Odours and opinions are the key components of a smellscape map, and New York has both in abundance. “Smellmap Astor Place”, commissioned by NYC Department of Transportation Art Summer Streets programming team, added curiosity and calculated contention to the Astor Place Rest Stop over 3 consecutive Saturdays in August 2017.
Primary smell research, conducted via human sniffs, was gleaned from the noses of Summer Streets employees and Village Alliance during April, May and June 2017 resulting in a labelled Smellmap of the neighborhood. Notable whiffs included “Gym people”, “pretentious coffee roast” and “food trucks – Halal and Chinese” as well as a “Wet, dusty dog”, “Phone booth” and “wet garbage bins”. The 80,000 visitors per day to Summer Streets on Aug 5, 12 and 19 were invited to take a smellwalk, to sniff locally, to visualise their experience and contest their findings by adding graffiti to the large map. The subway is a regular contender on the NYC smellscape radar – a smell propelled by warmth and air pushed through tunnels as noted in the following smellnote, “Stronger when the train passes under the sidewalk”.
Installation visitors faced two questions:
- Do you agree with the smellmap?
- Can you locate previously detected smells?
and proceeded to sniff and record before layering their own smells onto the map rendering it as a dynamic, contested airspace.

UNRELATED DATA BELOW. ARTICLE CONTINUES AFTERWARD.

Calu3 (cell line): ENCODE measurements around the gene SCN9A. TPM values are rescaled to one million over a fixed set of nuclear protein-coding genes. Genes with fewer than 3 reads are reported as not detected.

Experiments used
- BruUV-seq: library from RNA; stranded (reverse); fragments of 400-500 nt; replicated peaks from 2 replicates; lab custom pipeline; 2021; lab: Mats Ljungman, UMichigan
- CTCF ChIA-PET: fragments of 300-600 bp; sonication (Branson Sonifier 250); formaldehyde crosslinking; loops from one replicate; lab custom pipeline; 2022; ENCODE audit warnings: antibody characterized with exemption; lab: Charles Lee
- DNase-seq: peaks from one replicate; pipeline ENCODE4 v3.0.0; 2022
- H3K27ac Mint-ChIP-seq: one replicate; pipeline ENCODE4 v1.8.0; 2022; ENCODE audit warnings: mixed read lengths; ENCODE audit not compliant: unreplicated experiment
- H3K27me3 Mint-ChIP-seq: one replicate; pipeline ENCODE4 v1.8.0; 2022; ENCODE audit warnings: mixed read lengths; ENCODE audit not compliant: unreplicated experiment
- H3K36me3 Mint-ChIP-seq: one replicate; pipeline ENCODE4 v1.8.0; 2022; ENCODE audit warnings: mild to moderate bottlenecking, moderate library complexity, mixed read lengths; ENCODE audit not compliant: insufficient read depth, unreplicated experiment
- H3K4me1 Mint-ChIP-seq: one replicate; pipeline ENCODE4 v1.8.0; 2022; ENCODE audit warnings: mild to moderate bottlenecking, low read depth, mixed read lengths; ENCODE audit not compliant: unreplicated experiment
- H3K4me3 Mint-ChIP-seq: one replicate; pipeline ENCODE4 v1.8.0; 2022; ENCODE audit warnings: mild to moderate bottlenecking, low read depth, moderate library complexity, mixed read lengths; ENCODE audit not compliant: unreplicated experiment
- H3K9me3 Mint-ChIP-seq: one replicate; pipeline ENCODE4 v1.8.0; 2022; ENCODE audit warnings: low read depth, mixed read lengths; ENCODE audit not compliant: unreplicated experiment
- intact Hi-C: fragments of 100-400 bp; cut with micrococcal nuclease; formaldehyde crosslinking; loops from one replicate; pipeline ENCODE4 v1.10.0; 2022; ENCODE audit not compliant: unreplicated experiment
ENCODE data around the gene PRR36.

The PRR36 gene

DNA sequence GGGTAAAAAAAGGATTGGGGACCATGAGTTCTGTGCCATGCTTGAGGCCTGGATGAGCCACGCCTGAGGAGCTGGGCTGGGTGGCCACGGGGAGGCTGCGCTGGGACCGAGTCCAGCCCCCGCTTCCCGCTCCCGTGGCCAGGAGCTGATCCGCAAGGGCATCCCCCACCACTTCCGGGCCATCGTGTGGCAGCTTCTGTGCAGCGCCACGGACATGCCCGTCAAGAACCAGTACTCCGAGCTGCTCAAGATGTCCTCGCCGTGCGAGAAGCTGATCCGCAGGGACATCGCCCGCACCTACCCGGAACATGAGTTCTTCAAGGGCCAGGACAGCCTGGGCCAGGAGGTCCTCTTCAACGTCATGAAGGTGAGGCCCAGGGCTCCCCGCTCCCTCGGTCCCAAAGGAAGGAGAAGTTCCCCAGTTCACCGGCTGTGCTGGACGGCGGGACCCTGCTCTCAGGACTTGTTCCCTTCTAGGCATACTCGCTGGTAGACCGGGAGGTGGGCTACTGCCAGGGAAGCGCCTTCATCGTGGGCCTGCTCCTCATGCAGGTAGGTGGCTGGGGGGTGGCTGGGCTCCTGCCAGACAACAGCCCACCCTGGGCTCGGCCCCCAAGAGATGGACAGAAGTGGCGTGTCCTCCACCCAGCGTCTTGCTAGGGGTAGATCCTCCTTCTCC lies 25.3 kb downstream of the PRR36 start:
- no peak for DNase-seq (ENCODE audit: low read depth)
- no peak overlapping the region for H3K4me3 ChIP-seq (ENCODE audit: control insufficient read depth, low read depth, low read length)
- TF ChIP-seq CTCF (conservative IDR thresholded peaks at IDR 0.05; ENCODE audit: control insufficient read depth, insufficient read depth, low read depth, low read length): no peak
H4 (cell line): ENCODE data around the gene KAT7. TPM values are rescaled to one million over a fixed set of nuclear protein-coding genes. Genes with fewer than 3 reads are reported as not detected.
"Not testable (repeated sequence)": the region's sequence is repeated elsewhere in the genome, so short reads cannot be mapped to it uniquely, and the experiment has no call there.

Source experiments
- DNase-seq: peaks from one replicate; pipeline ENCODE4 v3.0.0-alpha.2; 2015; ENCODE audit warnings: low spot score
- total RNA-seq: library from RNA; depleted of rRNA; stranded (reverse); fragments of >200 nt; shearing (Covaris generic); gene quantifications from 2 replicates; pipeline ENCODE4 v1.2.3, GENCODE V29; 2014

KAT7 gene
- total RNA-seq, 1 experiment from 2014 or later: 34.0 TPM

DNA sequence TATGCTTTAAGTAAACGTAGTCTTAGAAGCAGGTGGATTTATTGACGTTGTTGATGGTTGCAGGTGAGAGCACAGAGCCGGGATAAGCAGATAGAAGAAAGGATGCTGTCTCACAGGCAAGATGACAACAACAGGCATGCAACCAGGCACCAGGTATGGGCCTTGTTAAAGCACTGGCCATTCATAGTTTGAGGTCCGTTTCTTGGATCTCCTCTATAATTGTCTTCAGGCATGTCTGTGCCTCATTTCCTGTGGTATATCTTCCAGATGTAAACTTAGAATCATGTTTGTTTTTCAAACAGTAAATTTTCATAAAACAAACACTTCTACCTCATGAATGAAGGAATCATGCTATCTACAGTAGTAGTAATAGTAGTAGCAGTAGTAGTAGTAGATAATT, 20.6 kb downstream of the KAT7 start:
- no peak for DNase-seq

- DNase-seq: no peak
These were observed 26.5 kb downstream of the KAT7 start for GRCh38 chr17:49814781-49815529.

One participant elected to uncover the smells from four different bins and discovered them each to be quite unique putting pay to the myth that all garbage can be labelled reductively. Another sniffed passersby unbeknownst to them and recorded human smellscapes on the streets. Another interesting mini-project mapped the text of lamppost stickers against their smells:
- “I love you” = BO/Pot
- “Liberty” = Plastic
- “Nametag” = Magic mushrooms
- “Trump” = car/plane/glue
Even car mirrors smelled vastly different to each other on one morning:
- Jeep Wrangler Safari = hot black plastic
- BMW Coupe = nothing at all
- Ford = dusty workshop/sawdust
- Chevrolet = fake new car interior
Smelltales emerged as impressions of a neighbourhood, an archive of urban whiffs, pongs and perfumes… contact me for more details.
A massive thank you to NYC DOT Art team, Village Alliance, Miriam Songster, Kirsten Magnani, Casey Otremba for their valuable contributions to the project and to Mair, Phil and family for swinging by.